Why root for the Dutch? You get to wear awesome orange windmill shades to every match. The end.
In 8th grade social studies, I had to give a report on my family history. I stood before my classmates and recounted the story of my ancestors, and as soon as I told them that my last name was Dutch for "sheep," I was barraged by a chorus of: Baa baa baa. Never mind that I’d explained I descended from wool merchants and not, in fact, from sheep: I still got baaaa'd at for the remainder of the school year. In the hallways. The cafeteria. The gym. Baa. Baa. Baa. Fun.
But you know what they say about that which does not kill you. Such teasing toughened me up, and rather than trying to run from my Dutchness, I owned it. And the more I learned about the Netherlands, the more pleased I was to be, at least in name, Dutch. How tolerant—and tall—they are! Progressive, artful, industrious! Tulips! Gouda! Legalized… whatever.
Somewhere along the way, I also discovered that they played a distinctive style of soccer—and I knew that Oranje was the team for me.
David Winner, in the introduction to his brilliant, original, and often very funny book Brilliant Orange: The Neurotic Genius of Dutch Football, asks: "What made them the way they were? What was Dutch about them? When they played beautifully, what exactly were they doing? Why did Dutch football look so different from everyone else’s football? Why did they screw up at vital moments in the biggest competitions?" To address these questions, Winner discusses Dutch social movements, Dutch architecture, Dutch topography, and suggests that these factors—and many more—contribute to the character of Dutch soccer.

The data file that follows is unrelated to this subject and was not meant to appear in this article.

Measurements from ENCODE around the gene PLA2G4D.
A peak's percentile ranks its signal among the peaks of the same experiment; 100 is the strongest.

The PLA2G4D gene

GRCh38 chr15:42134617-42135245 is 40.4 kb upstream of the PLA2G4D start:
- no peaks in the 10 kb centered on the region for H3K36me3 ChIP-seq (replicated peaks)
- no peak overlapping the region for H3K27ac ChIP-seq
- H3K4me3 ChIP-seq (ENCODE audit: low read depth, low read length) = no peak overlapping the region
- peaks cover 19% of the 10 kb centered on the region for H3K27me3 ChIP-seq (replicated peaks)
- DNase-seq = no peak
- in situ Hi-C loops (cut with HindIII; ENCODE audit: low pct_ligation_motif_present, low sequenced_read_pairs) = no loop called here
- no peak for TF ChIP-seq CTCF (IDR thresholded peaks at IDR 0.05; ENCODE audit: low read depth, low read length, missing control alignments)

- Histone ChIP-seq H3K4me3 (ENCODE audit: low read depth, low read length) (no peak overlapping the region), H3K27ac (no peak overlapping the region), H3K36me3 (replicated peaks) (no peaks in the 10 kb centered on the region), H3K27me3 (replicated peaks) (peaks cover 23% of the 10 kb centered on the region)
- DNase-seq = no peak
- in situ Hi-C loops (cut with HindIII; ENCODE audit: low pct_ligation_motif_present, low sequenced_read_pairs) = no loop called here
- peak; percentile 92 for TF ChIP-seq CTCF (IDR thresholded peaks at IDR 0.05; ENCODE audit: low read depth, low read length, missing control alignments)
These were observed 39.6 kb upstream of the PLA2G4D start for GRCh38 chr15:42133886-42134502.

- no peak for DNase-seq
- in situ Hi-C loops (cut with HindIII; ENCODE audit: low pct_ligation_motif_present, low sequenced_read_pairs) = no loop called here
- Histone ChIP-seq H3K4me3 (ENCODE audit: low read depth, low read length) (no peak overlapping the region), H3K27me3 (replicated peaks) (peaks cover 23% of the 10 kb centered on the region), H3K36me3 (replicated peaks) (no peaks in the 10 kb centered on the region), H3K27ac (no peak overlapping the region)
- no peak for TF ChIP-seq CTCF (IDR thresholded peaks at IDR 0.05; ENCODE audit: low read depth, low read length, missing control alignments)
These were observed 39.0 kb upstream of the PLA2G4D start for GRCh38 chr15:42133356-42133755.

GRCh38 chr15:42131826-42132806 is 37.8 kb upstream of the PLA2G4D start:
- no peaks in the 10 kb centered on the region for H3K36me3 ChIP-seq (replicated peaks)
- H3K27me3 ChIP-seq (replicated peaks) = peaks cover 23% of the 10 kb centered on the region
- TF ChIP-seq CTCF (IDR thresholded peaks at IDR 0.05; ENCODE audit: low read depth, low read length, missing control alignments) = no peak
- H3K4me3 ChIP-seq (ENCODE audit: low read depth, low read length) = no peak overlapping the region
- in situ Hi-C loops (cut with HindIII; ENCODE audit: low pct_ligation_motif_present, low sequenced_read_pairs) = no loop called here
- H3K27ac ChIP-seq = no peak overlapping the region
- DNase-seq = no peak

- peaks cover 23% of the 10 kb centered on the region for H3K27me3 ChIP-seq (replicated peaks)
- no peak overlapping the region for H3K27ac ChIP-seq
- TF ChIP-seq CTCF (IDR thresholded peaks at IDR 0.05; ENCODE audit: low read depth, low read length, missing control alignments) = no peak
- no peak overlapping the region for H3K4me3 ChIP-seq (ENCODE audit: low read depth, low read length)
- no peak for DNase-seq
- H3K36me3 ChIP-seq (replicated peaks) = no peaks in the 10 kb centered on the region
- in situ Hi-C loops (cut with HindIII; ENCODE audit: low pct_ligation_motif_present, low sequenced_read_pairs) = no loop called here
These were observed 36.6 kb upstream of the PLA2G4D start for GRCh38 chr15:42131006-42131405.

I missed out on the glory days of Johan Cruyff, and the peak of totaatlvoetbal the fluid, aggressive style the Dutch pioneered in the ‘60s and ‘70s. But by the time I’d started paying attention, exceptional players like Dennis Bergkamp and the great goalkeeper Edwin van der Sar made it clear that KNVB, the Clockwork Orange, whatever you call the Netherlands National Football Team, was still something special, still something elegant, and still, in some seductively mysterious way, distinctly Dutch.
This doesn’t mean they ever win. Never has the World Cup been theirs (Oranje was runner-up twice, in 1974 and 1978, and took fourth place in 1998), and though I will root for them again with all my heart this year, I know it’s unlikely they’ll prevail. But not impossible.
And that’s o.k. Because Oranje may be the only team in the world for whom winning isn’t everything; playing beautifully is. As the great Cruyff himself once said, "There is no medal better than being acclaimed for your style."
Whether the stars in the current squad—including Wesley Sneijder and Arjen Robben—buy into this notion remains to be seen, starting tomorrow, when they face Denmark. I’ll be up bright and early, ready to cheer HUP, HOLLAND, HUP! Sounds much than better than baa, baa, baa.